South Korean blockchain company Iconloop is ready to test a blockchain-based driver’s license system in the country.
The business blockchain company Iconloop obtained approval from South Korea’s Ministry of Science and ICT to test its decentralised identity, or DID, technology system for managing driver’s licence data in the country.
According to a company announcement, the test is intended to show the capabilities of DID to provide secure data storage and prevent data forgery.
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Commenting on the project, Iconloop CEO Jonghyup Kim said the company’s DID platform allows users to better manage their personal information directly from the Zzeung mobile phone application, rather than using physical driver’s license cards. The application also reportedly gives users more control over their personal data.
Iconloop’s DID test comes at a time when digital identity adoption among South Koreans is on the rise. In August 2020, reports emerged that 1 million South Koreans already held blockchain driver’s licenses.
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The planned test is another government-backed use case for Iconloop’s blockchain-based DID technology system in South Korea. In August 2020, it was revealed that Jeju Island administrators were using DID for contact tracing as part of measures to combat the spread of COVID-19 in the popular tourist destination.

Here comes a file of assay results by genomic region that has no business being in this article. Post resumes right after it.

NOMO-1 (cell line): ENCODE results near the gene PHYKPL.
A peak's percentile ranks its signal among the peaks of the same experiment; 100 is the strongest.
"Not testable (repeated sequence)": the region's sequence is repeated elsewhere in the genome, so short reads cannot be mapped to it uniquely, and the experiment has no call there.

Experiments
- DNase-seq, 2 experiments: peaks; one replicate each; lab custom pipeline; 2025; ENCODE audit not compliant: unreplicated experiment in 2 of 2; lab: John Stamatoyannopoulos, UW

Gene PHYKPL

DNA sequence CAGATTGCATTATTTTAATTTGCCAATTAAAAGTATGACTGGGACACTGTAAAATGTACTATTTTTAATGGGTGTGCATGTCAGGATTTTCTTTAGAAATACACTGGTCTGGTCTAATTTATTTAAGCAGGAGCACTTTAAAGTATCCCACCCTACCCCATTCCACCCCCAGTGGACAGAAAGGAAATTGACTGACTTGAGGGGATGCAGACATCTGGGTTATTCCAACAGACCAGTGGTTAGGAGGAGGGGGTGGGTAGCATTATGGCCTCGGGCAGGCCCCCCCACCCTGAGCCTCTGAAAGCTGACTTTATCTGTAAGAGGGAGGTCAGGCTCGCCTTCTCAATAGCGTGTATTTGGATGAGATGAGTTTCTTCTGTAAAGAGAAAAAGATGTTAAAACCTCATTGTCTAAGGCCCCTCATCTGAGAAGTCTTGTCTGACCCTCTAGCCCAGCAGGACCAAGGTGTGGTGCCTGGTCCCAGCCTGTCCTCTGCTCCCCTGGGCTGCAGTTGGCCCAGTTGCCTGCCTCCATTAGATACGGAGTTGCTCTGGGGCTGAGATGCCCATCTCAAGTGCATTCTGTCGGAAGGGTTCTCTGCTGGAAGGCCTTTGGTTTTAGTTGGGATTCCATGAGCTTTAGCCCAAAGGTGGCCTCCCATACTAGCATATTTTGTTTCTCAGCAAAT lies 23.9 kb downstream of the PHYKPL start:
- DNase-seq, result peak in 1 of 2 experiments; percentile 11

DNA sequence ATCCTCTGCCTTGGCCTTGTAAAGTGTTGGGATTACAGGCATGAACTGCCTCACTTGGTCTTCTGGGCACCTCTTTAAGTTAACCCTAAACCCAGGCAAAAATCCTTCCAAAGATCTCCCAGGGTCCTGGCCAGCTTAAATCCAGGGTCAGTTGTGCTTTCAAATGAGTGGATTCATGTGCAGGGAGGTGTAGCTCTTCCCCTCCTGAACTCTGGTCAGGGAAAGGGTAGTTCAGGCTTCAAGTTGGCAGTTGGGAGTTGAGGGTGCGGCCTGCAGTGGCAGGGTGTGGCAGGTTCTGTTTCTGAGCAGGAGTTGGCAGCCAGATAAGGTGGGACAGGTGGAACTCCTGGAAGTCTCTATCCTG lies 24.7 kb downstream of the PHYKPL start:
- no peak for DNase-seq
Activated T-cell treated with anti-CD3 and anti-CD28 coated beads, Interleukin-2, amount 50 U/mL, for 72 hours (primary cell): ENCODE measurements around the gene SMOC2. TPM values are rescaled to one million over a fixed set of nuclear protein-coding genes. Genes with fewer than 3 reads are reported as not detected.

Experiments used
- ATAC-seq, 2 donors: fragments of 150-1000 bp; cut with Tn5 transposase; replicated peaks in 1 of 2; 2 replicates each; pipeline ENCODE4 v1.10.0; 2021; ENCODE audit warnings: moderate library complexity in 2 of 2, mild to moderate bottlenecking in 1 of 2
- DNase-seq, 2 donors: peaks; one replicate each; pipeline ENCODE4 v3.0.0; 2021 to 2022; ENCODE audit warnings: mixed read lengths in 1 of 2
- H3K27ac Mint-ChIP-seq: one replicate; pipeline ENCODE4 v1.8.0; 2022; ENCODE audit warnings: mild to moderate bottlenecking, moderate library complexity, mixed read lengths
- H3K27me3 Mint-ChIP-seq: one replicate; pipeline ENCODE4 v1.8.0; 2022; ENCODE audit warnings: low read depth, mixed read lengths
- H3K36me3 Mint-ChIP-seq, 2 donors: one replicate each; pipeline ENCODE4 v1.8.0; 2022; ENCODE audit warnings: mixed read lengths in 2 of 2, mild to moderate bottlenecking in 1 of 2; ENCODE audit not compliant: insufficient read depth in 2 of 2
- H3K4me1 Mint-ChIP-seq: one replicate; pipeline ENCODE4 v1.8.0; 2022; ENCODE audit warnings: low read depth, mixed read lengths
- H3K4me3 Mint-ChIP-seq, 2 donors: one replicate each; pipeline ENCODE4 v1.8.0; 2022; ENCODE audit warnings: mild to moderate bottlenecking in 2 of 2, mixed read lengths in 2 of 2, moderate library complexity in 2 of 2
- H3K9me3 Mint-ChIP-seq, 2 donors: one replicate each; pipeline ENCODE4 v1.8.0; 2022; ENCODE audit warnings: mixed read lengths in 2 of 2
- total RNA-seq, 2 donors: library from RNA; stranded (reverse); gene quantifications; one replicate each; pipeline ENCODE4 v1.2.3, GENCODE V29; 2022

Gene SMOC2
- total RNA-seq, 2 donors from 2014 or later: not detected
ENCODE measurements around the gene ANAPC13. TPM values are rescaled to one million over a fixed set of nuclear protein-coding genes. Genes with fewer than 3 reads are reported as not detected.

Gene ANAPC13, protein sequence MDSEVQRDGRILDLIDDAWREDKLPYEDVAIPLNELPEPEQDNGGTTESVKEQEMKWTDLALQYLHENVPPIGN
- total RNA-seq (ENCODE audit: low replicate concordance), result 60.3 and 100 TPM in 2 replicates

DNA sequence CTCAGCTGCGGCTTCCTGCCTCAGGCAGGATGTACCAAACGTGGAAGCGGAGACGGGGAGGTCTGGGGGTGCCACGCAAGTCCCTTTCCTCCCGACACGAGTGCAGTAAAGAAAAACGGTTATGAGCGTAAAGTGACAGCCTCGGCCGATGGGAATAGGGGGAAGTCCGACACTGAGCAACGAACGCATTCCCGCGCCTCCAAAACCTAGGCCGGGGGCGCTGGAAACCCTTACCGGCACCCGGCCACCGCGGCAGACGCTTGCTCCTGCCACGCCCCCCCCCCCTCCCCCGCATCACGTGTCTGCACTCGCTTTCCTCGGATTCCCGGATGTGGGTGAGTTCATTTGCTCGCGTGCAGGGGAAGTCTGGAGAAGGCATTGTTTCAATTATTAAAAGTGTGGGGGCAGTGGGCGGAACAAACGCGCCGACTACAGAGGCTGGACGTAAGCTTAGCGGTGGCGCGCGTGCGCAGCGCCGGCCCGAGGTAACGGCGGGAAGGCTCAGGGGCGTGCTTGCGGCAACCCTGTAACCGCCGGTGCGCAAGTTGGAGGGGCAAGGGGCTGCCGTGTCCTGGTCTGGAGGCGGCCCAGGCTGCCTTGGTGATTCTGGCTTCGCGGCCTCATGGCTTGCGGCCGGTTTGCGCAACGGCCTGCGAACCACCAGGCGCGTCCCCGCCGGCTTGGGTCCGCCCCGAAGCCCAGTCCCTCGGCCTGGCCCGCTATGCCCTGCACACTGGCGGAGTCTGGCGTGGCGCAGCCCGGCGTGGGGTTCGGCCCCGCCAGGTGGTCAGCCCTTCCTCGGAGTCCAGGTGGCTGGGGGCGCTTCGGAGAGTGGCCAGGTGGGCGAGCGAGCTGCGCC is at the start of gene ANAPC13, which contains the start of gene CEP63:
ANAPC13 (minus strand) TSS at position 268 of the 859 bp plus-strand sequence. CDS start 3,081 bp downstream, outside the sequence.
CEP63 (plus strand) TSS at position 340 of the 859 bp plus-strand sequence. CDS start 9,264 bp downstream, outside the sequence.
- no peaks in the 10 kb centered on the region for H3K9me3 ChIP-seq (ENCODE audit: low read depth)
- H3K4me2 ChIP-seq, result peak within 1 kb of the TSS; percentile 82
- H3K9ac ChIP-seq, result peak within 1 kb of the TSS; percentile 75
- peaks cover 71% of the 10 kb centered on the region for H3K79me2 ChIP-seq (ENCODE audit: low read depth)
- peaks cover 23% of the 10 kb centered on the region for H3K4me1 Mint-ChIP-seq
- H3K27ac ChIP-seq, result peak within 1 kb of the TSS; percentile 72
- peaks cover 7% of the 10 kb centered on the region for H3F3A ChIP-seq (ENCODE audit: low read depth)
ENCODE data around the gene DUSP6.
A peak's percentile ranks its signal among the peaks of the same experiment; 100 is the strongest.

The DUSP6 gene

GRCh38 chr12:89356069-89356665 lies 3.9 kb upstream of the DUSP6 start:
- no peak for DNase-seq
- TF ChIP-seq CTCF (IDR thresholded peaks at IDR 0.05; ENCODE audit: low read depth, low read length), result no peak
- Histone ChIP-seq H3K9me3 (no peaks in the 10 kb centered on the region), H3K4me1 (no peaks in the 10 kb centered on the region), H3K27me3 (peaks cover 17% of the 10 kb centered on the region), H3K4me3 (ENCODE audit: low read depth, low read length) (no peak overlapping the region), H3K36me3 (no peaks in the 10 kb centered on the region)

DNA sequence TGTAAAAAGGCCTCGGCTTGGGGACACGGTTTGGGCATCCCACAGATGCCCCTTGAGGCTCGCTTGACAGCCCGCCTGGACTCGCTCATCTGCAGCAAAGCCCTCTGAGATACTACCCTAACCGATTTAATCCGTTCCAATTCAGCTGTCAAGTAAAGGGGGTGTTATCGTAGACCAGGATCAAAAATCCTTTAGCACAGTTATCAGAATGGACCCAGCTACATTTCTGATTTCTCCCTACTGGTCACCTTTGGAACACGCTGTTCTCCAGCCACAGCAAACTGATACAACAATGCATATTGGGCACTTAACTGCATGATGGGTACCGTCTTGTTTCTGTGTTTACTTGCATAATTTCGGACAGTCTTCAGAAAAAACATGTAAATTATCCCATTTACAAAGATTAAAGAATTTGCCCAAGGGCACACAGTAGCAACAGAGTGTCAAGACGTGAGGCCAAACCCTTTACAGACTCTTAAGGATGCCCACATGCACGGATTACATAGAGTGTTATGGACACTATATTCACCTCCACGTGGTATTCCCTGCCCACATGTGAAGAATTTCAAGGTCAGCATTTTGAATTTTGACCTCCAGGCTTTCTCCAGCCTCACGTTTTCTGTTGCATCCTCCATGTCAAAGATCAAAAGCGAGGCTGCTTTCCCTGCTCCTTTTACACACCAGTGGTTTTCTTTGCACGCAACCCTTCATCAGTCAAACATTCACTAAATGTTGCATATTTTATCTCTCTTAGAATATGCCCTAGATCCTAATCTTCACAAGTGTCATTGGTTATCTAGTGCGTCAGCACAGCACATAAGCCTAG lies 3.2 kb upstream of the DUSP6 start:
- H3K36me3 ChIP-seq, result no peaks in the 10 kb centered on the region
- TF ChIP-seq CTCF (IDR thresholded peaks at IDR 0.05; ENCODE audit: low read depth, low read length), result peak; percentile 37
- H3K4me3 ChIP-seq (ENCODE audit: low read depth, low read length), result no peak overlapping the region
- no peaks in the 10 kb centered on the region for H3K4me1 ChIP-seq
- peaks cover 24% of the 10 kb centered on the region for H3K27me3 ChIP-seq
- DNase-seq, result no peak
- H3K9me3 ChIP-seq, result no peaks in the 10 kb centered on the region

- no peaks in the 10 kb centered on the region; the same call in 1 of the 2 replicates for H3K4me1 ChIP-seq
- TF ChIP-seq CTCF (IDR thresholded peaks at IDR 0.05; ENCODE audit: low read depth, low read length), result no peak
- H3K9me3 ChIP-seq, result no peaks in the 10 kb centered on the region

In addition to government agencies, private companies such as SaraminHR, a recruitment company in South Korea, are also using DID to authenticate job seekers‘ credentials. As previously reported by Cointelegraph, Iconloop secured about USD 8 million in funding for its DID project.
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Decentralised identity continues to be one of the most promoted use cases for blockchain adoption. Given the increasing cases of identity theft and breaches of centralised databases, some experts have advocated greater consideration of blockchain-based identity management systems.
In addition to driver’s licenses, other potential cases of decentralised identity adoption include banking, healthcare and the travel industry. In fact, advances in decentralised biometrics have allowed some Southeast Asian countries to begin reviving their tourism sector in the midst of the ongoing coronavirus pandemic.
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